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Sydney Morning Herald

Teacher's pest: top health official sacked

Natasha Wallace Health Reporter

June 17, 2008
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THE chief medical officer of HealthQuest, the medical screening body for all public servants, has been sacked after telling the Education Department a teacher it intended employing was being investigated by police for defamatory website postings about him.

There is no evidence the teacher was being investigated by police.

An external investigation by the former NSW Police deputy police commissioner David Madden found that Dr Peter Dodwell inappropriately passed on information regarding the teacher - who had been found fit for duty by HealthQuest in 2006 - to the Education Department in an attempt to adversely influence its decision to employ her.

The teacher did not want to be named over concerns it would affect her employment prospects.

HealthQuest terminated Dr Dodwell's employment on March 26, according to documents seen by the Herald.

Mr Madden had found that two of the five allegations made by the teacher against Dr Dodwell were substantiated.

An independent review by the former magistrate John Heagney supported the Madden findings.

The Madden report found that Dr Dodwell "communicated inappropriately with the officer who referred [the teacher] for assessment of her fitness to begin employment … including stating that [the teacher] was: linked with what Dr Dodwell considered to be defamatory postings on a public website; and being investigated by police in relation to the website postings".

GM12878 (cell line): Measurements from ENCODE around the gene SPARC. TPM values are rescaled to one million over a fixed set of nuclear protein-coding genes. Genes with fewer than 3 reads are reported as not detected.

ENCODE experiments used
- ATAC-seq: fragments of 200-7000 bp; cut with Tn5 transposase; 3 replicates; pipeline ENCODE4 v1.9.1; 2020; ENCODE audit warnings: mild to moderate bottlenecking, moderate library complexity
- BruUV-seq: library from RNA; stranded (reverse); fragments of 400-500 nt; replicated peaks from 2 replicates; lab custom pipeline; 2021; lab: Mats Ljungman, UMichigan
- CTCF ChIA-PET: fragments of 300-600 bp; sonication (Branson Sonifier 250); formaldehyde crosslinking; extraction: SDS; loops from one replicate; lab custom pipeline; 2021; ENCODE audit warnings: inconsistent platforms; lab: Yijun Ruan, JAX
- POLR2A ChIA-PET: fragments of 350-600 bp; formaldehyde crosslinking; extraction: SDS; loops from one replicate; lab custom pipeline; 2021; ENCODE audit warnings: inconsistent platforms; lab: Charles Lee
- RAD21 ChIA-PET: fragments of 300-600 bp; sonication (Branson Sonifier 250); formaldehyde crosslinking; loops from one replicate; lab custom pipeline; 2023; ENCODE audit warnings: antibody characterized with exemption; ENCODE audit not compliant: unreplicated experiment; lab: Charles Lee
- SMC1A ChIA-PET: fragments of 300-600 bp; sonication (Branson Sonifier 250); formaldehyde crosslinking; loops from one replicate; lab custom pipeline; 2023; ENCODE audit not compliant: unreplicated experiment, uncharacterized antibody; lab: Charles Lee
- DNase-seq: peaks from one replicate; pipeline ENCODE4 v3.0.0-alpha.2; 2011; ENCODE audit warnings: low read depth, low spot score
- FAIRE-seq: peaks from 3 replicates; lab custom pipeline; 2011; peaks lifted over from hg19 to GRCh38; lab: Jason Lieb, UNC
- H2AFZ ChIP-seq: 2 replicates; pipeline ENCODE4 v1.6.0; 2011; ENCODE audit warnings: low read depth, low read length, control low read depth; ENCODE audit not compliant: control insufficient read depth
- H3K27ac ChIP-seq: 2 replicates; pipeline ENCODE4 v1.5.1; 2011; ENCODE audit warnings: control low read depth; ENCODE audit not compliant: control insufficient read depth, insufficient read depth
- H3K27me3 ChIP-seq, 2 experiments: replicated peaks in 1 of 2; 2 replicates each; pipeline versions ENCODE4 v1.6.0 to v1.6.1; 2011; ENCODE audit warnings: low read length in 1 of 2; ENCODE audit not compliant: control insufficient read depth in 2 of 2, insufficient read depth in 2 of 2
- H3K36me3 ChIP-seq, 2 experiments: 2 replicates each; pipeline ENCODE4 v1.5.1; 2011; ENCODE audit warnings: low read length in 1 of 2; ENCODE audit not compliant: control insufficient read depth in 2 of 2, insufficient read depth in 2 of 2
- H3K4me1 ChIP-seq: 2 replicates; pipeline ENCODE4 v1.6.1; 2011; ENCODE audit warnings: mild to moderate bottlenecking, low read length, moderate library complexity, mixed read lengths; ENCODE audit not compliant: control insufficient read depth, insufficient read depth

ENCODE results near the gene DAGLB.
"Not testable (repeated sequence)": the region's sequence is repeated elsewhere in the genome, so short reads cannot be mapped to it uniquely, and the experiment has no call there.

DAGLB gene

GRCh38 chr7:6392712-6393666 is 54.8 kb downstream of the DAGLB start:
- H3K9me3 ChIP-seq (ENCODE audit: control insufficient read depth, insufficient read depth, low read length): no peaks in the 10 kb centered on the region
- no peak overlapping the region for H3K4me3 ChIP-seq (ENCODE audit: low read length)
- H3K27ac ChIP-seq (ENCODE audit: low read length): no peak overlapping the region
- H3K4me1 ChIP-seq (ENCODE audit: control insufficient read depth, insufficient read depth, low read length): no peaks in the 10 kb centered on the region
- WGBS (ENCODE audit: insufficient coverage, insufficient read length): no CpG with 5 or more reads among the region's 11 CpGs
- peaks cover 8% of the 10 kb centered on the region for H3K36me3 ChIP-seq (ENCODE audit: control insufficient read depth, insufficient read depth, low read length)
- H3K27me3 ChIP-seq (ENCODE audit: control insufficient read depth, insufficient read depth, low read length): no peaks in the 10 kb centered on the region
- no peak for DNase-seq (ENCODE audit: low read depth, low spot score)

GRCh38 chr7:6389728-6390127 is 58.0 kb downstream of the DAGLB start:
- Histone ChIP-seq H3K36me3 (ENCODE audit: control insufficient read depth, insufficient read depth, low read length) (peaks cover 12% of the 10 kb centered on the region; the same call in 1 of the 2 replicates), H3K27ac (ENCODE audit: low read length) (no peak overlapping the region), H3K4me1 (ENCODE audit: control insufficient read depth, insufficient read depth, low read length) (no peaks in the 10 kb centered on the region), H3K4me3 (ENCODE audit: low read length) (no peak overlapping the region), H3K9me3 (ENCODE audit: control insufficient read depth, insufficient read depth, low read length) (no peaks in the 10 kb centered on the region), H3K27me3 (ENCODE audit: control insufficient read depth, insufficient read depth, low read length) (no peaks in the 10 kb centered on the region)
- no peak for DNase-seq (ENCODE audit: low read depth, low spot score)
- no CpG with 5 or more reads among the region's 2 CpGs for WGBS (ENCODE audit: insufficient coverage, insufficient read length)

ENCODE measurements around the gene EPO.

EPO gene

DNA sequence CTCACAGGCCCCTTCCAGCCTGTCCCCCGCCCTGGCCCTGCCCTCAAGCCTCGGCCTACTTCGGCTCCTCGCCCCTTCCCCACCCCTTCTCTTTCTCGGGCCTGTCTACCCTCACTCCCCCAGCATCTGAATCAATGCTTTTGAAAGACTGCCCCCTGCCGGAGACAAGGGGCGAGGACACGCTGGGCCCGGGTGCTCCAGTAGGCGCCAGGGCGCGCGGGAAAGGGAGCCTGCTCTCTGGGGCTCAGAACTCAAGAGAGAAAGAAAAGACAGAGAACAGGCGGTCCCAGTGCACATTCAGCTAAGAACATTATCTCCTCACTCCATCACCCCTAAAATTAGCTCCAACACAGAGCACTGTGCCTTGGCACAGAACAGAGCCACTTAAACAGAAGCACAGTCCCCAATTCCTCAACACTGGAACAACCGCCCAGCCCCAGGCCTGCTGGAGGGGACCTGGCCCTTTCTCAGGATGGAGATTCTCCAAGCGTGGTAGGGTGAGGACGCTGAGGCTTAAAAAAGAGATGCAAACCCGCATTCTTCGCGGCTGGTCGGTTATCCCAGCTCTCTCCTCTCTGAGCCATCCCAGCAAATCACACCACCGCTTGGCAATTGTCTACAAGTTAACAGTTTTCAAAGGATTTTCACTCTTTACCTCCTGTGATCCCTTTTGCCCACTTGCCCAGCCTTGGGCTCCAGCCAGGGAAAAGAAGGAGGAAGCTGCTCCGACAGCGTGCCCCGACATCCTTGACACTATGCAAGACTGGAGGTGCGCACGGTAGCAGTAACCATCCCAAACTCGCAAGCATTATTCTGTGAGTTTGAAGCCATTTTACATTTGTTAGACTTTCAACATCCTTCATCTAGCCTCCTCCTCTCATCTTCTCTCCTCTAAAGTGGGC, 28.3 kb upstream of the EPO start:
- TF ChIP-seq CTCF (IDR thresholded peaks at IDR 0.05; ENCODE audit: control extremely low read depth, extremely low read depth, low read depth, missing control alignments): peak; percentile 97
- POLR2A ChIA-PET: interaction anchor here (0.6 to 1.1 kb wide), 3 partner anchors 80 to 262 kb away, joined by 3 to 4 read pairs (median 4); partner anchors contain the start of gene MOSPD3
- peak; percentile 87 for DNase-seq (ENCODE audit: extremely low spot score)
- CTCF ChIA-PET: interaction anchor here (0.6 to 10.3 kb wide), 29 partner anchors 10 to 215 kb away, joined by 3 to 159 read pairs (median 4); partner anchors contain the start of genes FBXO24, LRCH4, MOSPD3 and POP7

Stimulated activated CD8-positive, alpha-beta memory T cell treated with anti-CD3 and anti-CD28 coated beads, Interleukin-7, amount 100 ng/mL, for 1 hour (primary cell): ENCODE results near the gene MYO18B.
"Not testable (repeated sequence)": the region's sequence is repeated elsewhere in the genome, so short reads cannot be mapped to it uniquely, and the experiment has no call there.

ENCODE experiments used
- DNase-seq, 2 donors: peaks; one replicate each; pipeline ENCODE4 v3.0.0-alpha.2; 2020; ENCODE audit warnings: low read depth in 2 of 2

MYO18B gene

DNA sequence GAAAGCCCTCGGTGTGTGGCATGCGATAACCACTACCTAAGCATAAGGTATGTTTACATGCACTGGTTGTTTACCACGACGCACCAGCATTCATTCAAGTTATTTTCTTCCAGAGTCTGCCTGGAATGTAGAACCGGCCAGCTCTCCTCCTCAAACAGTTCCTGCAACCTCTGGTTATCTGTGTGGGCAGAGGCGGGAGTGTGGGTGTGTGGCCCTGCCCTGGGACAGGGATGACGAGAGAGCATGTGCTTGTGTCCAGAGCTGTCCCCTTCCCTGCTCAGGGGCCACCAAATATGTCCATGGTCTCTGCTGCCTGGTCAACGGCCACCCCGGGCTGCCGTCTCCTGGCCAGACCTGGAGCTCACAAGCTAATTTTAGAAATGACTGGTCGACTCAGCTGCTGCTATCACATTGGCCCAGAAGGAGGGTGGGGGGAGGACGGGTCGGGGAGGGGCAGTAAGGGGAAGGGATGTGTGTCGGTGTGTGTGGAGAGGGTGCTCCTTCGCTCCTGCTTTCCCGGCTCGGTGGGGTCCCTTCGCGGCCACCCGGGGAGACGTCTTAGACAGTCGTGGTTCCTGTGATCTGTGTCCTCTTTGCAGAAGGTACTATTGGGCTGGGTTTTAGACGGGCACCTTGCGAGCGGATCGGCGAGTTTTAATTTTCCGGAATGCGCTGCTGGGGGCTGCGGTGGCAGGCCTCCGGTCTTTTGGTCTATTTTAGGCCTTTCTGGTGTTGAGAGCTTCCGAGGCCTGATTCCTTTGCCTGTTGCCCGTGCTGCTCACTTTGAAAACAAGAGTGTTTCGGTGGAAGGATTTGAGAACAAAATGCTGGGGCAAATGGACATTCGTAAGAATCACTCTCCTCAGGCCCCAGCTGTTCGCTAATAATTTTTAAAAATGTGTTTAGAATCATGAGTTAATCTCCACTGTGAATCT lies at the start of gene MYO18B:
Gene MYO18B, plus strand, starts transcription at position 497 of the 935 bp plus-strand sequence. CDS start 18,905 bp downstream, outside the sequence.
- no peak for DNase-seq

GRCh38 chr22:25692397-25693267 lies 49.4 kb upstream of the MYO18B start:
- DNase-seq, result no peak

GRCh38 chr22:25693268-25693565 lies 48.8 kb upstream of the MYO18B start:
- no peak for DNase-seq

The other substantiated allegation was that "despite finding her fit to begin duties as a teacher, Dr Dodwell sought to influence her employer with the intention of interfering inappropriately with her employment prospects with DET [the Department of Education]".

The teacher's allegation that she had been victimised because she had complained about HealthQuest 10 years ago was rejected.

The teacher was medically retired after being declared unfit for duty by HealthQuest in 1997 due to "cognitive dysfunction", a decision overturned by the Medical Appeals Panel five months later.

Mr Madden said the teacher had no opportunity to defend herself against Dr Dodwell's claims and he should be disciplined for breaching privacy restrictions.

"The way in which he [Dr Dodwell] went about informing the Department of Education was inappropriate and not reasonable behaviour of a public official … As the officer has seemingly breached his responsibilities, the matter should be treated as a disciplinary matter."

He said "Dr Dodwell's motivation appears to have been to have the Department of Education review its decision about employing [the teacher], but the evidence would suggest he did so largely on the basis of the seemingly defamatory attacks on him on the various websites".

The chief executive of HealthQuest, Jill Hennessy, apologised to the teacher in a letter dated April 4, 2008. "I sincerely regret any distress or hardship that Dr Dodwell's actions may have caused you. I hope that you will accept my apology," Ms Hennessy wrote.

She said Dr Dodwell denied the allegations and considered the Madden and Heagney reports as "seriously flawed".

Ms Hennessy said she had referred the matter to police and the NSW Medical Board.

The Health Care Complaints Commission assessed the complaint and last month referred it to the NSW Medical Board, which is unable to confirm what action, if any, it is taking.

Ms Hennessy told the Herald there had been no previous complaints made against Dr Dodwell since he took up the position in July 2005. She would not comment on the website postings.